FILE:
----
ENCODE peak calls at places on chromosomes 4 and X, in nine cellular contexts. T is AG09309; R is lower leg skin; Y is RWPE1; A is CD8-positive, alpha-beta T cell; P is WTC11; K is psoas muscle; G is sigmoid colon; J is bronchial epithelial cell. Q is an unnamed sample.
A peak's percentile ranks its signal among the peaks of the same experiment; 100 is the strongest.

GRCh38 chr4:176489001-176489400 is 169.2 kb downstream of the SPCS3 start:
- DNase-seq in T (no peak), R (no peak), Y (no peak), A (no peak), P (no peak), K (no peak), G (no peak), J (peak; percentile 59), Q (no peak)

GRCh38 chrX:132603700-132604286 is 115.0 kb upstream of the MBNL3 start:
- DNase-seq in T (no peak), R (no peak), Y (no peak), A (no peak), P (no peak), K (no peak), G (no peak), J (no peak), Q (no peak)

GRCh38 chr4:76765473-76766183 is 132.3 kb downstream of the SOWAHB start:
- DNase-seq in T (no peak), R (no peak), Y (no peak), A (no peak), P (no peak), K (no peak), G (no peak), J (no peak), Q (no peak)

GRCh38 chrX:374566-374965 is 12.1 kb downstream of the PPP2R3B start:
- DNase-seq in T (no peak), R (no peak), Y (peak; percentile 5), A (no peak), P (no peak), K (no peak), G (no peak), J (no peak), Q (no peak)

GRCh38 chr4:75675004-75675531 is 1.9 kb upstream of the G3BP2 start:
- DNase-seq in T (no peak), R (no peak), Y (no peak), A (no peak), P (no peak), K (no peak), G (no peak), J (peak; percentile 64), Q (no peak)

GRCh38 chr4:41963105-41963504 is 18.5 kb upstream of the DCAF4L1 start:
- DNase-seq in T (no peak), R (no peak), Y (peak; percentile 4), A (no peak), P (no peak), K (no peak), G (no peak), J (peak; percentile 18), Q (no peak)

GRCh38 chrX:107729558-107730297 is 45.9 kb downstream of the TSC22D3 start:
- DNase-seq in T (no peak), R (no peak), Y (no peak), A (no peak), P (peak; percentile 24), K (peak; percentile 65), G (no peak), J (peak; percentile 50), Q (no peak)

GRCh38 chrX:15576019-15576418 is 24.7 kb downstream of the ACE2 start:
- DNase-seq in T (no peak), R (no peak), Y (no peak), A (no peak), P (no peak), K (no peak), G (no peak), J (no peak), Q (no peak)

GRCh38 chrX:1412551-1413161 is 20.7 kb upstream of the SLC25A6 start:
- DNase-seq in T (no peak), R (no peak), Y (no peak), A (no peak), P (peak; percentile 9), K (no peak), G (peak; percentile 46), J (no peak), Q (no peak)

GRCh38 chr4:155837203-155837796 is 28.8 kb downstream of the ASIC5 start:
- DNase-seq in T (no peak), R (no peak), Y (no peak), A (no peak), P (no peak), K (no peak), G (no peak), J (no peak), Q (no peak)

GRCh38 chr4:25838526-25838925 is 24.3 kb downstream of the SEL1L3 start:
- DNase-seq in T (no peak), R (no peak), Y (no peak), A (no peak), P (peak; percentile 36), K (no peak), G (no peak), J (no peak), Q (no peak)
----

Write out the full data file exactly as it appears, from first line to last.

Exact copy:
ENCODE peak calls at places on chromosomes 4 and X, in nine cellular contexts. T is AG09309; R is lower leg skin; Y is RWPE1; A is CD8-positive, alpha-beta T cell; P is WTC11; K is psoas muscle; G is sigmoid colon; J is bronchial epithelial cell. Q is an unnamed sample.
A peak's percentile ranks its signal among the peaks of the same experiment; 100 is the strongest.

GRCh38 chr4:176489001-176489400 is 169.2 kb downstream of the SPCS3 start:
- DNase-seq in T (no peak), R (no peak), Y (no peak), A (no peak), P (no peak), K (no peak), G (no peak), J (peak; percentile 59), Q (no peak)

GRCh38 chrX:132603700-132604286 is 115.0 kb upstream of the MBNL3 start:
- DNase-seq in T (no peak), R (no peak), Y (no peak), A (no peak), P (no peak), K (no peak), G (no peak), J (no peak), Q (no peak)

GRCh38 chr4:76765473-76766183 is 132.3 kb downstream of the SOWAHB start:
- DNase-seq in T (no peak), R (no peak), Y (no peak), A (no peak), P (no peak), K (no peak), G (no peak), J (no peak), Q (no peak)

GRCh38 chrX:374566-374965 is 12.1 kb downstream of the PPP2R3B start:
- DNase-seq in T (no peak), R (no peak), Y (peak; percentile 5), A (no peak), P (no peak), K (no peak), G (no peak), J (no peak), Q (no peak)

GRCh38 chr4:75675004-75675531 is 1.9 kb upstream of the G3BP2 start:
- DNase-seq in T (no peak), R (no peak), Y (no peak), A (no peak), P (no peak), K (no peak), G (no peak), J (peak; percentile 64), Q (no peak)

GRCh38 chr4:41963105-41963504 is 18.5 kb upstream of the DCAF4L1 start:
- DNase-seq in T (no peak), R (no peak), Y (peak; percentile 4), A (no peak), P (no peak), K (no peak), G (no peak), J (peak; percentile 18), Q (no peak)

GRCh38 chrX:107729558-107730297 is 45.9 kb downstream of the TSC22D3 start:
- DNase-seq in T (no peak), R (no peak), Y (no peak), A (no peak), P (peak; percentile 24), K (peak; percentile 65), G (no peak), J (peak; percentile 50), Q (no peak)

GRCh38 chrX:15576019-15576418 is 24.7 kb downstream of the ACE2 start:
- DNase-seq in T (no peak), R (no peak), Y (no peak), A (no peak), P (no peak), K (no peak), G (no peak), J (no peak), Q (no peak)

GRCh38 chrX:1412551-1413161 is 20.7 kb upstream of the SLC25A6 start:
- DNase-seq in T (no peak), R (no peak), Y (no peak), A (no peak), P (peak; percentile 9), K (no peak), G (peak; percentile 46), J (no peak), Q (no peak)

GRCh38 chr4:155837203-155837796 is 28.8 kb downstream of the ASIC5 start:
- DNase-seq in T (no peak), R (no peak), Y (no peak), A (no peak), P (no peak), K (no peak), G (no peak), J (no peak), Q (no peak)

GRCh38 chr4:25838526-25838925 is 24.3 kb downstream of the SEL1L3 start:
- DNase-seq in T (no peak), R (no peak), Y (no peak), A (no peak), P (peak; percentile 36), K (no peak), G (no peak), J (no peak), Q (no peak)